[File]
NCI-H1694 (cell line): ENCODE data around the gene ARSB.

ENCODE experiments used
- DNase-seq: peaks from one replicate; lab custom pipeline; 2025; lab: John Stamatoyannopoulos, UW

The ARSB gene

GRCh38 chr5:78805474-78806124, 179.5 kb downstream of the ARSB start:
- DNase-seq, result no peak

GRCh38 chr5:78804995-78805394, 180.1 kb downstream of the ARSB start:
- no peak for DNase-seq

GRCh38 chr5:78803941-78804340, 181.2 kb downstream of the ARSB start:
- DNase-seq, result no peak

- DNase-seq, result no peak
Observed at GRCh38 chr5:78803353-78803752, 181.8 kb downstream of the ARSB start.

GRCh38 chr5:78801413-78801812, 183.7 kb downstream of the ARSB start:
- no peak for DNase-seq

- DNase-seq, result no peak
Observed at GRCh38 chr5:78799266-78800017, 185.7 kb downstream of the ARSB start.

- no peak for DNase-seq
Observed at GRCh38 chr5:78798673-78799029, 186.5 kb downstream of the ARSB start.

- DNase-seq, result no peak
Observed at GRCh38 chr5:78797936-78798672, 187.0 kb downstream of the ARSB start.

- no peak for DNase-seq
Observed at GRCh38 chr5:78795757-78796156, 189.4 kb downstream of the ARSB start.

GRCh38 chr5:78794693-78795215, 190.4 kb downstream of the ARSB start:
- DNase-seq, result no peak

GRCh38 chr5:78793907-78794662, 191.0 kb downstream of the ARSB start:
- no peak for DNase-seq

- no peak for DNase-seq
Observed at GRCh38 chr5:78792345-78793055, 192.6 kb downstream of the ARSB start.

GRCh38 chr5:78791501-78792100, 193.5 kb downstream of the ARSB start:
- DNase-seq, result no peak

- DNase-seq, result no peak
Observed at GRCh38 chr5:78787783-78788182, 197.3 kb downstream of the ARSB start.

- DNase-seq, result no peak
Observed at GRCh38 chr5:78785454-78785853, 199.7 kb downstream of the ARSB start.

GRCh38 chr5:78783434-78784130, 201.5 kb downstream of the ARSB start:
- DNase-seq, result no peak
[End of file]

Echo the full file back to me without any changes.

NCI-H1694 (cell line): ENCODE data around the gene ARSB.

ENCODE experiments used
- DNase-seq: peaks from one replicate; lab custom pipeline; 2025; lab: John Stamatoyannopoulos, UW

The ARSB gene

GRCh38 chr5:78805474-78806124, 179.5 kb downstream of the ARSB start:
- DNase-seq, result no peak

GRCh38 chr5:78804995-78805394, 180.1 kb downstream of the ARSB start:
- no peak for DNase-seq

GRCh38 chr5:78803941-78804340, 181.2 kb downstream of the ARSB start:
- DNase-seq, result no peak

- DNase-seq, result no peak
Observed at GRCh38 chr5:78803353-78803752, 181.8 kb downstream of the ARSB start.

GRCh38 chr5:78801413-78801812, 183.7 kb downstream of the ARSB start:
- no peak for DNase-seq

- DNase-seq, result no peak
Observed at GRCh38 chr5:78799266-78800017, 185.7 kb downstream of the ARSB start.

- no peak for DNase-seq
Observed at GRCh38 chr5:78798673-78799029, 186.5 kb downstream of the ARSB start.

- DNase-seq, result no peak
Observed at GRCh38 chr5:78797936-78798672, 187.0 kb downstream of the ARSB start.

- no peak for DNase-seq
Observed at GRCh38 chr5:78795757-78796156, 189.4 kb downstream of the ARSB start.

GRCh38 chr5:78794693-78795215, 190.4 kb downstream of the ARSB start:
- DNase-seq, result no peak

GRCh38 chr5:78793907-78794662, 191.0 kb downstream of the ARSB start:
- no peak for DNase-seq

- no peak for DNase-seq
Observed at GRCh38 chr5:78792345-78793055, 192.6 kb downstream of the ARSB start.

GRCh38 chr5:78791501-78792100, 193.5 kb downstream of the ARSB start:
- DNase-seq, result no peak

- DNase-seq, result no peak
Observed at GRCh38 chr5:78787783-78788182, 197.3 kb downstream of the ARSB start.

- DNase-seq, result no peak
Observed at GRCh38 chr5:78785454-78785853, 199.7 kb downstream of the ARSB start.

GRCh38 chr5:78783434-78784130, 201.5 kb downstream of the ARSB start:
- DNase-seq, result no peak